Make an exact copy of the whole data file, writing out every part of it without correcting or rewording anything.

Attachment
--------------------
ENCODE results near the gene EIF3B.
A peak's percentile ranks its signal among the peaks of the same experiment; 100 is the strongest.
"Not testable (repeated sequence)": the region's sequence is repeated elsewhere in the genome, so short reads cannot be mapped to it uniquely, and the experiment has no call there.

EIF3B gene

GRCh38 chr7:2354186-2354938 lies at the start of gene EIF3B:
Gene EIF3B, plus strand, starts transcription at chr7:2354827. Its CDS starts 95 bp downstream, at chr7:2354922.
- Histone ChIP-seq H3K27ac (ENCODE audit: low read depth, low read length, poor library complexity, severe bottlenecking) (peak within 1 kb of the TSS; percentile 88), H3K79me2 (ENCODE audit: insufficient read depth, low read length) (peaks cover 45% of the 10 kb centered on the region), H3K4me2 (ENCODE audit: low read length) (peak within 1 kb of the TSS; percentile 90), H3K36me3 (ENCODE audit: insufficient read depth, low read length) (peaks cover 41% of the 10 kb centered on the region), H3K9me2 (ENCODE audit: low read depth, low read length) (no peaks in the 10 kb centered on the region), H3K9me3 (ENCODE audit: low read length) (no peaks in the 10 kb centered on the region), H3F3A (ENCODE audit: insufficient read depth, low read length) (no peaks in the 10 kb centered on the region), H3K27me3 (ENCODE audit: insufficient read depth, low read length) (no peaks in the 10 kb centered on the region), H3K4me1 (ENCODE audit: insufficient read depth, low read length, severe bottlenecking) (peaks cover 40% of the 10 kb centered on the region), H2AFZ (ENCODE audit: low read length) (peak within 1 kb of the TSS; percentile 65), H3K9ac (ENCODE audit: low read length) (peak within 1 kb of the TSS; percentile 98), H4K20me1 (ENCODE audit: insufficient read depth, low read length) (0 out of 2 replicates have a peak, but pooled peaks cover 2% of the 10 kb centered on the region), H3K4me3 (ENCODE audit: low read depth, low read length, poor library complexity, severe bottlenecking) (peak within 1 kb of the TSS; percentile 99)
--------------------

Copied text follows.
ENCODE results near the gene EIF3B.
A peak's percentile ranks its signal among the peaks of the same experiment; 100 is the strongest.
"Not testable (repeated sequence)": the region's sequence is repeated elsewhere in the genome, so short reads cannot be mapped to it uniquely, and the experiment has no call there.

EIF3B gene

GRCh38 chr7:2354186-2354938 lies at the start of gene EIF3B:
Gene EIF3B, plus strand, starts transcription at chr7:2354827. Its CDS starts 95 bp downstream, at chr7:2354922.
- Histone ChIP-seq H3K27ac (ENCODE audit: low read depth, low read length, poor library complexity, severe bottlenecking) (peak within 1 kb of the TSS; percentile 88), H3K79me2 (ENCODE audit: insufficient read depth, low read length) (peaks cover 45% of the 10 kb centered on the region), H3K4me2 (ENCODE audit: low read length) (peak within 1 kb of the TSS; percentile 90), H3K36me3 (ENCODE audit: insufficient read depth, low read length) (peaks cover 41% of the 10 kb centered on the region), H3K9me2 (ENCODE audit: low read depth, low read length) (no peaks in the 10 kb centered on the region), H3K9me3 (ENCODE audit: low read length) (no peaks in the 10 kb centered on the region), H3F3A (ENCODE audit: insufficient read depth, low read length) (no peaks in the 10 kb centered on the region), H3K27me3 (ENCODE audit: insufficient read depth, low read length) (no peaks in the 10 kb centered on the region), H3K4me1 (ENCODE audit: insufficient read depth, low read length, severe bottlenecking) (peaks cover 40% of the 10 kb centered on the region), H2AFZ (ENCODE audit: low read length) (peak within 1 kb of the TSS; percentile 65), H3K9ac (ENCODE audit: low read length) (peak within 1 kb of the TSS; percentile 98), H4K20me1 (ENCODE audit: insufficient read depth, low read length) (0 out of 2 replicates have a peak, but pooled peaks cover 2% of the 10 kb centered on the region), H3K4me3 (ENCODE audit: low read depth, low read length, poor library complexity, severe bottlenecking) (peak within 1 kb of the TSS; percentile 99)